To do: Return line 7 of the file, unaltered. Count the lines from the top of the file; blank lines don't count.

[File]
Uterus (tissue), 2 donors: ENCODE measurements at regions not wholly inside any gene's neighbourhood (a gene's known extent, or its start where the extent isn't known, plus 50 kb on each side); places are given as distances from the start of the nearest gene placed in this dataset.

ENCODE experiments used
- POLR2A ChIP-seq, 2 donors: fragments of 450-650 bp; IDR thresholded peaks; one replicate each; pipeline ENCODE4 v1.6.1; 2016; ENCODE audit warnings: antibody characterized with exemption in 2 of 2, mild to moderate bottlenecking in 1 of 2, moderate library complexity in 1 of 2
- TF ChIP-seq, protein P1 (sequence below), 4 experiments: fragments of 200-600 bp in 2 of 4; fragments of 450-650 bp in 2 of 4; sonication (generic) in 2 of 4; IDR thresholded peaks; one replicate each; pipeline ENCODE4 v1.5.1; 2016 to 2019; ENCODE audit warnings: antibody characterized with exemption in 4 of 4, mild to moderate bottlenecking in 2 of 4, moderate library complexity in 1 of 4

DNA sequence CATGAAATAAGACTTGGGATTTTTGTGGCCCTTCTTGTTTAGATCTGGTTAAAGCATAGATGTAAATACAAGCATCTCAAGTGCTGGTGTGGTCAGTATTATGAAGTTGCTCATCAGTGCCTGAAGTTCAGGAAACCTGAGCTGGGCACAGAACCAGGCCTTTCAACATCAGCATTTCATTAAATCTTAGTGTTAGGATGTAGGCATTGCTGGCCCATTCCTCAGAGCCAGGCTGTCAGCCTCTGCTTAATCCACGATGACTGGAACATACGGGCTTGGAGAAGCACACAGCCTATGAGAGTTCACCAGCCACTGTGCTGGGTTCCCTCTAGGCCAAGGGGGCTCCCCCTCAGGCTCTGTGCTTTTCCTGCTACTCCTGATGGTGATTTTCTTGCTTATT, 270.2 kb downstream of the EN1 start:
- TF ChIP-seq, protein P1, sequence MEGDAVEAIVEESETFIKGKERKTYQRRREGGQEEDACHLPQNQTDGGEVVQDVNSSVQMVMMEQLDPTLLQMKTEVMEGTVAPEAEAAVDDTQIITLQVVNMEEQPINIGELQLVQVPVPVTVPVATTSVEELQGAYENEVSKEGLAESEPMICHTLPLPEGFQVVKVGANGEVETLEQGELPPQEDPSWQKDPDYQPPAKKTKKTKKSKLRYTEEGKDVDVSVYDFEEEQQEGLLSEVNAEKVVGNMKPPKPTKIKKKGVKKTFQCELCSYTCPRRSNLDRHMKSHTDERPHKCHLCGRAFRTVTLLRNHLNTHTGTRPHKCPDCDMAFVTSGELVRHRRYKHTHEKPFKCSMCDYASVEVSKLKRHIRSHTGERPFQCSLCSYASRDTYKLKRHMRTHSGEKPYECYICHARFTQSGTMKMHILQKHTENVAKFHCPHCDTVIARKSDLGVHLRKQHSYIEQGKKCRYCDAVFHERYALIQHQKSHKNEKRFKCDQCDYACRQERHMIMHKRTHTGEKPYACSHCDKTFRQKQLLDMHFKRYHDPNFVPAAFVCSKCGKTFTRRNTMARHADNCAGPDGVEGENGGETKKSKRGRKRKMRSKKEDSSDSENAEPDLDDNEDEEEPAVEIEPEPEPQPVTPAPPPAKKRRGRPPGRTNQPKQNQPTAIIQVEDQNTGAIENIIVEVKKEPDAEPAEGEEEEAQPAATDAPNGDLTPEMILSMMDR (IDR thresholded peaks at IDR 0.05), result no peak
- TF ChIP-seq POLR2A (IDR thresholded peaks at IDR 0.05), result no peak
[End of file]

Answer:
- TF ChIP-seq POLR2A (IDR thresholded peaks at IDR 0.05), result no peak